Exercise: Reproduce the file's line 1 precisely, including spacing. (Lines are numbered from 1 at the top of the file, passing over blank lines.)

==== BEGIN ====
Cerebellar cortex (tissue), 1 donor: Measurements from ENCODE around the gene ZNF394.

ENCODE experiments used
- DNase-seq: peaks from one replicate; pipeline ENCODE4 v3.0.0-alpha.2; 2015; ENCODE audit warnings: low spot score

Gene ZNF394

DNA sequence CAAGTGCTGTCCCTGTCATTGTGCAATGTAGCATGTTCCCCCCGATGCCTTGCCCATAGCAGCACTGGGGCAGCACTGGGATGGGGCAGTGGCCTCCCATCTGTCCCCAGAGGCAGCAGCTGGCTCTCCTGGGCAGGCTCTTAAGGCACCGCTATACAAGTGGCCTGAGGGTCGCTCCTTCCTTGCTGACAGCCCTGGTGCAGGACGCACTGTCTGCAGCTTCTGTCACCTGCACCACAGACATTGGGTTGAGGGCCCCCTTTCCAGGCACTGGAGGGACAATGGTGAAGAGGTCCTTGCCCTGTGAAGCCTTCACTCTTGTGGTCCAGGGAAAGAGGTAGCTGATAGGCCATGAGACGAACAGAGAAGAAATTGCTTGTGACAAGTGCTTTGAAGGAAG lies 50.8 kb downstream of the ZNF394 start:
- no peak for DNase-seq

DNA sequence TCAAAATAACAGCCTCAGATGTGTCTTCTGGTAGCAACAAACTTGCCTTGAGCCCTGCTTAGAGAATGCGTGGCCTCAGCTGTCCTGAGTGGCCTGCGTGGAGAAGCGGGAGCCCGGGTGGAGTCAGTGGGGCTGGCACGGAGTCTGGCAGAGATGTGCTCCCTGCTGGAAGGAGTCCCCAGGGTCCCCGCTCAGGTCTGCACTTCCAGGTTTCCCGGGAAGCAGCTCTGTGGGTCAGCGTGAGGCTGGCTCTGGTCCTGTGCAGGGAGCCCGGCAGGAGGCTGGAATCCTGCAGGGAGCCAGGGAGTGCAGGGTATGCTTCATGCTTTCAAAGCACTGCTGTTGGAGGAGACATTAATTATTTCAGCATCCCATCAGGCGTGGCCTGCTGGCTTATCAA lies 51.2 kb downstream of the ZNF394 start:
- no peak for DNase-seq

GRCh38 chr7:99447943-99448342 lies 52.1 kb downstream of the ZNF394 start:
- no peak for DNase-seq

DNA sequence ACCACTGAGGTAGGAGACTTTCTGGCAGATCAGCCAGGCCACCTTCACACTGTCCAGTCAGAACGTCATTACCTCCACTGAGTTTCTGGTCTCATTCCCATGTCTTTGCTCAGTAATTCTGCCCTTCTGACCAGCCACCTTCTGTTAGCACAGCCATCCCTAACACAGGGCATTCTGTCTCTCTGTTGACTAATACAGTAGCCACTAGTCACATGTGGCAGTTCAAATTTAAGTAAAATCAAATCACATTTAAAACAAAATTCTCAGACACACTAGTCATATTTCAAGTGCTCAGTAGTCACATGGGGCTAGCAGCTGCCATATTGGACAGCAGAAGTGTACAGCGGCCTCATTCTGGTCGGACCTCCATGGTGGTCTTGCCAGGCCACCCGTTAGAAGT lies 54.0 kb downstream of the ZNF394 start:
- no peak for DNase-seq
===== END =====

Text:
Cerebellar cortex (tissue), 1 donor: Measurements from ENCODE around the gene ZNF394.